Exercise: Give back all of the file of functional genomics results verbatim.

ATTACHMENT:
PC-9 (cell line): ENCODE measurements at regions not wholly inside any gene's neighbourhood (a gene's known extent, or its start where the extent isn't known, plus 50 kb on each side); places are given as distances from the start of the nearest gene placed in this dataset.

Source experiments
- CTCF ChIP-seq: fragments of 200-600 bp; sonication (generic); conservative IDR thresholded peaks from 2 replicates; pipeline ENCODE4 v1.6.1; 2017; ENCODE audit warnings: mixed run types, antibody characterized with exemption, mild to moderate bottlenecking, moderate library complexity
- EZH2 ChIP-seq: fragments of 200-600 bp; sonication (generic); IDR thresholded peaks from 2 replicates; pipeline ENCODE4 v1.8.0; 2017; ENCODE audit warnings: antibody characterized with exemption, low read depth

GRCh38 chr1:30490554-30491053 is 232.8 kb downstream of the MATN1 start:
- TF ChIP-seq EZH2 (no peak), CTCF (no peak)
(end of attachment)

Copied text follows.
PC-9 (cell line): ENCODE measurements at regions not wholly inside any gene's neighbourhood (a gene's known extent, or its start where the extent isn't known, plus 50 kb on each side); places are given as distances from the start of the nearest gene placed in this dataset.

Source experiments
- CTCF ChIP-seq: fragments of 200-600 bp; sonication (generic); conservative IDR thresholded peaks from 2 replicates; pipeline ENCODE4 v1.6.1; 2017; ENCODE audit warnings: mixed run types, antibody characterized with exemption, mild to moderate bottlenecking, moderate library complexity
- EZH2 ChIP-seq: fragments of 200-600 bp; sonication (generic); IDR thresholded peaks from 2 replicates; pipeline ENCODE4 v1.8.0; 2017; ENCODE audit warnings: antibody characterized with exemption, low read depth

GRCh38 chr1:30490554-30491053 is 232.8 kb downstream of the MATN1 start:
- TF ChIP-seq EZH2 (no peak), CTCF (no peak)